Dictionaries with a difference: online glossaries for prison slang and educational terminology
Two very different dictionaries have been in the spotlight this month both in Spain and the UK. Compiled by an ex-prisoner and available online, the popularity of a prison slang dictionary has soared to such an extent that it is being used as a training resource by the government in Valencia. Whilst in the UK, an online glossary of educational terminology has been published in a bid to increase understanding of the specialised language used in the field of education.
The author of the prison slang dictionary is Jorge de la Hidalga – former business man, ex-prisoner and writer of a blog dealing with prison life. Through daily instalments, the blog provides an insight into serving time in a penal institution. The dictionary is a work in progress which started 18 months ago. Recording the slang which is commonly used by prisoners, it was created in order to enable online followers to understand the blog’s text.
Some of the words included in the glossary include ‘pecera’ (goldfish bowl/fish tank) and ‘perrera’ (kennel) which are used to describe the glass-fronted isolated rooms where prison officials work in the units. In an article published by Spanish website 20minutos.es, De la Hidalga explains the etymology of the vocabulary: ‘Some of the words originate from the Romany language; others are derived specifically from old prison vocabulary. There are other examples such as ‘guachimán’ (watchman) which come from South American Spanish and are phonetically similar to other English words’.
The popularity of this language guide has led to its inclusion on a government-backed training course in Valencia for volunteers who teach inmates the necessary skills for reintegration into the workplace. Twenty such volunteers from firms such as KPMG and BBVA have just finished training and are now qualified to assist with CV writing, how to succeed at job interviews, job seeking strategies and setting up a business.
De la Hidalga also offers advice to the volunteers to facilitate their confident integration into the prison community and improve relations with their new students. Alicante and Castellón prisons will also benefit from the programme in the future and the prison slang dictionary plays a vital part in this process.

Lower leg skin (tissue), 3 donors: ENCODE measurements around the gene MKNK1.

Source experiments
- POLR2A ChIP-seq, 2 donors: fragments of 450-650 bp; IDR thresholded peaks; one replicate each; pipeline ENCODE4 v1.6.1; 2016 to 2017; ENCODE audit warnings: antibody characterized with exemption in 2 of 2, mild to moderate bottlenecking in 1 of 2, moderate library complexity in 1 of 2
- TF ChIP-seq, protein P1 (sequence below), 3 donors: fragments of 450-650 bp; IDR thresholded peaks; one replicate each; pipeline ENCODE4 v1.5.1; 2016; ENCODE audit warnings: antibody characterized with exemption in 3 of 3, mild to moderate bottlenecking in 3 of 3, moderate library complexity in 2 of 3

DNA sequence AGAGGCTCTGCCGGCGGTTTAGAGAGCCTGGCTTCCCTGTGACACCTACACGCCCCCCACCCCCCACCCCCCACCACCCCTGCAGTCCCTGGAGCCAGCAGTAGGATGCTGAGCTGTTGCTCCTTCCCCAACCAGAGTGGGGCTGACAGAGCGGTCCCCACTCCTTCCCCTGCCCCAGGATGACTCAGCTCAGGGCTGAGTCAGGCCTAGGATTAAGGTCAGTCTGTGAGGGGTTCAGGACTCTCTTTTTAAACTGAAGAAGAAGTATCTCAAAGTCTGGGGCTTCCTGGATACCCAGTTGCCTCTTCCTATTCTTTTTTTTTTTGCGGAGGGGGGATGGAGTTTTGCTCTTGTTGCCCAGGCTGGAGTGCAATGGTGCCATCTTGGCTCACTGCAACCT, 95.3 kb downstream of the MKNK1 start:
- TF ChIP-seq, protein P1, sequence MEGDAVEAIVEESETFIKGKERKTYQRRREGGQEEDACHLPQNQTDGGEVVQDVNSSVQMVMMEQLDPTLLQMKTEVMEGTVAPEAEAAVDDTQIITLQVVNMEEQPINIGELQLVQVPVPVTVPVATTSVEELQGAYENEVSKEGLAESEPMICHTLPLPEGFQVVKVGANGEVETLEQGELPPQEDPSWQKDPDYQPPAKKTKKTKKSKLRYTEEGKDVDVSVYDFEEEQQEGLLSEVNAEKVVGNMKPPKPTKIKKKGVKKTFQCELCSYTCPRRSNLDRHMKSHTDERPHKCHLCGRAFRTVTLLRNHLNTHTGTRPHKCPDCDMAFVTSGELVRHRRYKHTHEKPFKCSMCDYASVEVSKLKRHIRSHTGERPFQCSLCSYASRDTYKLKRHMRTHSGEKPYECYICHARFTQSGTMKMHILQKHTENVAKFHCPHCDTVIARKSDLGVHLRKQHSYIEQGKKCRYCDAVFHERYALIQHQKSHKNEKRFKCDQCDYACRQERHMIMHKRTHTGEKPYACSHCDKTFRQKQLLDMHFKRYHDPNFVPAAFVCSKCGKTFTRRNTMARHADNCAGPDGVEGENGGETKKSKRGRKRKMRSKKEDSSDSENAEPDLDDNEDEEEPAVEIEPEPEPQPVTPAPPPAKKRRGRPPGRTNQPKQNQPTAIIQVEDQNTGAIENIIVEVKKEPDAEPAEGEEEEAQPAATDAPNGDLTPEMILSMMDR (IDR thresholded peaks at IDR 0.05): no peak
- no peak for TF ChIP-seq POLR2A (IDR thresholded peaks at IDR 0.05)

Another dictionary which has been in headlines is the online resource ‘A Brief Critical Dictionary of Education’ created by Dr Donald Gillies from the University of Strathclyde, Glasgow. The press release dated 4 March details how it comprises more than 1,000 words and phrases for vocabulary in an educational context and is thought to be the first of its kind. ‘Making these terms clear and accessible can help to increase understanding of educational theory and practice. The key here is ease of use – for this reason, the definitions have been kept brief’ states Dr Gillies. Some salient examples as reported by The Times include the following: Liminality – ‘a term for the experience of transition where one is on the threshold of a new experience or environment and encounters uncertainty, disorientation and a loss of identity’; and Acculturation – ‘the process of acquisition of values and customs of the social group into which an individual enters.’ It also deals with the distinctions between the terms ‘pupil’ and ‘student’.
These two resources are extremely interesting to linguists, translators and interpreters alike as they offer expert views on specialist language areas in accessible formats. It is true that both works differ in both style and content, but ultimately, their aims remain the same: communication, understanding and inclusion.